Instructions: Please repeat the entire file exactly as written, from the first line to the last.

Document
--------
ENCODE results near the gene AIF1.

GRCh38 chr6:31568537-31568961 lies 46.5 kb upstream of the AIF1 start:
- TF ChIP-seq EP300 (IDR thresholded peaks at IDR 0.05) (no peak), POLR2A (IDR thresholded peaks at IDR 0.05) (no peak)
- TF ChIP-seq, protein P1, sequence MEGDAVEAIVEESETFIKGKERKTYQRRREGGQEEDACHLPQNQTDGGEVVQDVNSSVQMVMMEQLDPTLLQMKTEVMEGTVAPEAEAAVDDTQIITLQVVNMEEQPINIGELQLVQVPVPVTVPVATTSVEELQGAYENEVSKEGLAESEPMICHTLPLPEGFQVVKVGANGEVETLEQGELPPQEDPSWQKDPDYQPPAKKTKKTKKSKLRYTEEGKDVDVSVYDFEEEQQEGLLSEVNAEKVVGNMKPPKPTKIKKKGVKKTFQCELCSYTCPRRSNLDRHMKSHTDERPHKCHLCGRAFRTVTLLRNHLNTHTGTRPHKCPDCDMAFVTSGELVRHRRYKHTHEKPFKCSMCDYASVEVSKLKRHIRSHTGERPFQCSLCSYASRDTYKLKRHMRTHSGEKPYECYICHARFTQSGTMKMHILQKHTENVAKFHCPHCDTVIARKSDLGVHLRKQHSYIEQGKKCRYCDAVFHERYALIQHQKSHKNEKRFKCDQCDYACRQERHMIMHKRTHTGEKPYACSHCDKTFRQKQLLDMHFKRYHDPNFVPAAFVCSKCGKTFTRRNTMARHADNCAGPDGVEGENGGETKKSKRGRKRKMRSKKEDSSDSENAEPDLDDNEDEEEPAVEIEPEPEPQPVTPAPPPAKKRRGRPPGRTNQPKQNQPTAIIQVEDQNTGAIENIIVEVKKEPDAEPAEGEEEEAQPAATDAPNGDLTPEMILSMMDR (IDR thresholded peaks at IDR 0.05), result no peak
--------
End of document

ENCODE results near the gene AIF1.

GRCh38 chr6:31568537-31568961 lies 46.5 kb upstream of the AIF1 start:
- TF ChIP-seq EP300 (IDR thresholded peaks at IDR 0.05) (no peak), POLR2A (IDR thresholded peaks at IDR 0.05) (no peak)
- TF ChIP-seq, protein P1, sequence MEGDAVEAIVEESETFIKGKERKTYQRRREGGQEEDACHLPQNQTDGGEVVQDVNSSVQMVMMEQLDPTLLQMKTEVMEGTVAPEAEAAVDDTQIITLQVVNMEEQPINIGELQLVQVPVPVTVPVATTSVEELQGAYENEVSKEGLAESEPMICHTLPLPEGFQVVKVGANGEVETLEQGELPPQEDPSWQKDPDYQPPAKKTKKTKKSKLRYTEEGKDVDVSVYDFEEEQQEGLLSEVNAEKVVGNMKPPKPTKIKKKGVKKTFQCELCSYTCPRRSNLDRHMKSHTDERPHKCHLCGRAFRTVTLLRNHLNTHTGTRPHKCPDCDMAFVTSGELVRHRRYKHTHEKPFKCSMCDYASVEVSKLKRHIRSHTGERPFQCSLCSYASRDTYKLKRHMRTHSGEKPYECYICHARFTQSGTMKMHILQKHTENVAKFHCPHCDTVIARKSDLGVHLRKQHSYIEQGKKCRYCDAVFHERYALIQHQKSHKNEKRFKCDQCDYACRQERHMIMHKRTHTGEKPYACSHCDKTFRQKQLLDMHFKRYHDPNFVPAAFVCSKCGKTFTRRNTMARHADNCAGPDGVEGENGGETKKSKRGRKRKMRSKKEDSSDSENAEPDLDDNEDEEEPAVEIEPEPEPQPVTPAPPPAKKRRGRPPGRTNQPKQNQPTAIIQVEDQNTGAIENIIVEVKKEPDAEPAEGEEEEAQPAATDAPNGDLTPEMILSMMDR (IDR thresholded peaks at IDR 0.05), result no peak